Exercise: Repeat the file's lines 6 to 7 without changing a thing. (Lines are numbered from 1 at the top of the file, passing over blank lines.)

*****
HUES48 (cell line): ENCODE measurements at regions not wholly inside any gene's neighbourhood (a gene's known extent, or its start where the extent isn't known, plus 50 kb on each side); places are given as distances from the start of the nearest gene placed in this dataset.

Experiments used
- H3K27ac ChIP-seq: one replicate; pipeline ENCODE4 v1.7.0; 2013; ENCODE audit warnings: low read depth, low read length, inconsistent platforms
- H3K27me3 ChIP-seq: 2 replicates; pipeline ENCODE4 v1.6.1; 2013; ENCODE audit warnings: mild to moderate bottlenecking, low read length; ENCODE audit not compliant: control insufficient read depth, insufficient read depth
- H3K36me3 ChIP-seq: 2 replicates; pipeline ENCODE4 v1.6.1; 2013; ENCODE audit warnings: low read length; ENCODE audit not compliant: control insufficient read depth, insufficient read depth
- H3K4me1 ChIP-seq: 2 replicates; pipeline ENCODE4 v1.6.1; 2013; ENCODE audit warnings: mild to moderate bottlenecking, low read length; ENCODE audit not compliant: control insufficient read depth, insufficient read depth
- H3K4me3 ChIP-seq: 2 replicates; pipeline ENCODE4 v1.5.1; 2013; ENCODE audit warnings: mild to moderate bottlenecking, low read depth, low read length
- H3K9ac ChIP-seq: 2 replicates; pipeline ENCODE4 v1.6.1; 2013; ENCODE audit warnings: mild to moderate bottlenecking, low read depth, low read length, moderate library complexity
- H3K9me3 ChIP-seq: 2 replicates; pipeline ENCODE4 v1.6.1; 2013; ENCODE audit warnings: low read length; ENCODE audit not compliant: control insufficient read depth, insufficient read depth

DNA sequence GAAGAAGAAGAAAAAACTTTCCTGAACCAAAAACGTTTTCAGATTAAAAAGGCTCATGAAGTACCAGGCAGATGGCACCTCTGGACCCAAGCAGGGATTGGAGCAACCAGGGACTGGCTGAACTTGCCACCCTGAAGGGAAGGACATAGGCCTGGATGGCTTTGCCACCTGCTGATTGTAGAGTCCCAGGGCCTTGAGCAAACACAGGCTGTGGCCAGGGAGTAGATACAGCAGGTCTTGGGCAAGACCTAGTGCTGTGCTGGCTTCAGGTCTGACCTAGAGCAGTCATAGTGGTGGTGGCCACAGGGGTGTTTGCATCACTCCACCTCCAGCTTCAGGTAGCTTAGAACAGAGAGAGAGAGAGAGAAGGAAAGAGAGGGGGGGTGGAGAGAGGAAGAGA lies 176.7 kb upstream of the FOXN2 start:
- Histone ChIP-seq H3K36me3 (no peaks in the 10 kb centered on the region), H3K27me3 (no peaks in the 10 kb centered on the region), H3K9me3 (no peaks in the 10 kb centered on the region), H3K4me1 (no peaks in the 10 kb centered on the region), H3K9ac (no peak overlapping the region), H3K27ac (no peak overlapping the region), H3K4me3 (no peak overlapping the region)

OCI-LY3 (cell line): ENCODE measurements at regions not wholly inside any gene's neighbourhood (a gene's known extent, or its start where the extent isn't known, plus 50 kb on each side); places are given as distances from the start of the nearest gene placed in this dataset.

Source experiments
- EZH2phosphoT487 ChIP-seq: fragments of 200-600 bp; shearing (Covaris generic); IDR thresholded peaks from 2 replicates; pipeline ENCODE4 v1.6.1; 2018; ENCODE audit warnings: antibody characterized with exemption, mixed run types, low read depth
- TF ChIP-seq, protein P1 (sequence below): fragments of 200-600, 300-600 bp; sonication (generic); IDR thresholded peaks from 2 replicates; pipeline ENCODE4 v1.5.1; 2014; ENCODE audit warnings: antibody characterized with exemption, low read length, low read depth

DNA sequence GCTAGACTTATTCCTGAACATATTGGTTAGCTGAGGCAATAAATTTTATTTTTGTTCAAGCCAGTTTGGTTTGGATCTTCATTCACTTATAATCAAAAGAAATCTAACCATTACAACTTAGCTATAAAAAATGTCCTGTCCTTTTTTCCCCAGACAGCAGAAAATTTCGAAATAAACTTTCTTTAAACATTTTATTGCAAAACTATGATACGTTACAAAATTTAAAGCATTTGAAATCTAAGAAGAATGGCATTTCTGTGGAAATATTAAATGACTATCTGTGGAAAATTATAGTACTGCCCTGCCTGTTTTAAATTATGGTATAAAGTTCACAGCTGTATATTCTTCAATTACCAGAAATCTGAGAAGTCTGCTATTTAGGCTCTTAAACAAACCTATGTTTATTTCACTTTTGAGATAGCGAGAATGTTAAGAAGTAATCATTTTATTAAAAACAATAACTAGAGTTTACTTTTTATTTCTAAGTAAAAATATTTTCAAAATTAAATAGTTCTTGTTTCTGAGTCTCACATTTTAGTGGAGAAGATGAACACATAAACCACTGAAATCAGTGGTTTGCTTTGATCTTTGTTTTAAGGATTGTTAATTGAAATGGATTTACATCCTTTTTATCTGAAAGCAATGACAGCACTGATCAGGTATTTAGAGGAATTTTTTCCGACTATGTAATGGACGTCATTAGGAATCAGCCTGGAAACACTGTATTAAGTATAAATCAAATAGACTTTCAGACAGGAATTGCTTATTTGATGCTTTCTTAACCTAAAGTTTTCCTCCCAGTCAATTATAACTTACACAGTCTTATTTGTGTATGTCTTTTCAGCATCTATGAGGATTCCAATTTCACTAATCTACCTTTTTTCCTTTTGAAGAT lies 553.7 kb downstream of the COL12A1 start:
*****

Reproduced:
- H3K4me1 ChIP-seq: 2 replicates; pipeline ENCODE4 v1.6.1; 2013; ENCODE audit warnings: mild to moderate bottlenecking, low read length; ENCODE audit not compliant: control insufficient read depth, insufficient read depth
- H3K4me3 ChIP-seq: 2 replicates; pipeline ENCODE4 v1.5.1; 2013; ENCODE audit warnings: mild to moderate bottlenecking, low read depth, low read length